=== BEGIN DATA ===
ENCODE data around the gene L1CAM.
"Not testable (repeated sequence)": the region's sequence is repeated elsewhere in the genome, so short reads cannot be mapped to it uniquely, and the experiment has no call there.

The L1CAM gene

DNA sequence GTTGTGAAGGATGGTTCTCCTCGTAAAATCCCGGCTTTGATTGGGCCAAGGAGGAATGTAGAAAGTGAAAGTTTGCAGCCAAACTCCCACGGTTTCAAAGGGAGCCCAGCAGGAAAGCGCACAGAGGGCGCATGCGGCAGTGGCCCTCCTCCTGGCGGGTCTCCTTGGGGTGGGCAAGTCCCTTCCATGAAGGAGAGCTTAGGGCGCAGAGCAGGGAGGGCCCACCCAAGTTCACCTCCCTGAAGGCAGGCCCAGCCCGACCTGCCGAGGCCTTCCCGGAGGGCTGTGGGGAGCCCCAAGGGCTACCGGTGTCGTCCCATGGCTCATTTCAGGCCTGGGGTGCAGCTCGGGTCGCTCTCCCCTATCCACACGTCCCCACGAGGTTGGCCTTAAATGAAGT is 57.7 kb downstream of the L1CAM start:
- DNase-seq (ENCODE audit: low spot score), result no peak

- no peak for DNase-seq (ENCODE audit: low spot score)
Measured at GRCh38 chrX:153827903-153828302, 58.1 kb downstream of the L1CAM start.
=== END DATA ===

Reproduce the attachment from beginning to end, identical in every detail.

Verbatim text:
ENCODE data around the gene L1CAM.
"Not testable (repeated sequence)": the region's sequence is repeated elsewhere in the genome, so short reads cannot be mapped to it uniquely, and the experiment has no call there.

The L1CAM gene

DNA sequence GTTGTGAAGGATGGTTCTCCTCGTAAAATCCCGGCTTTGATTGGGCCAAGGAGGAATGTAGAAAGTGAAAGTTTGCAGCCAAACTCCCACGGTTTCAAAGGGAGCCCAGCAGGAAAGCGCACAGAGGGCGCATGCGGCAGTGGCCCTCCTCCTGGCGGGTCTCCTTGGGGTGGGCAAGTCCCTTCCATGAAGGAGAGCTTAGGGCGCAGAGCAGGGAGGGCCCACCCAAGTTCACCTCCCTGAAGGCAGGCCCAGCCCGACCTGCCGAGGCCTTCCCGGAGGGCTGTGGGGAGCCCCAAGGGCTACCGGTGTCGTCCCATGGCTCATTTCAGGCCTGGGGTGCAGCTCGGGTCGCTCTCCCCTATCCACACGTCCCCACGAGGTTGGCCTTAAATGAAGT is 57.7 kb downstream of the L1CAM start:
- DNase-seq (ENCODE audit: low spot score), result no peak

- no peak for DNase-seq (ENCODE audit: low spot score)
Measured at GRCh38 chrX:153827903-153828302, 58.1 kb downstream of the L1CAM start.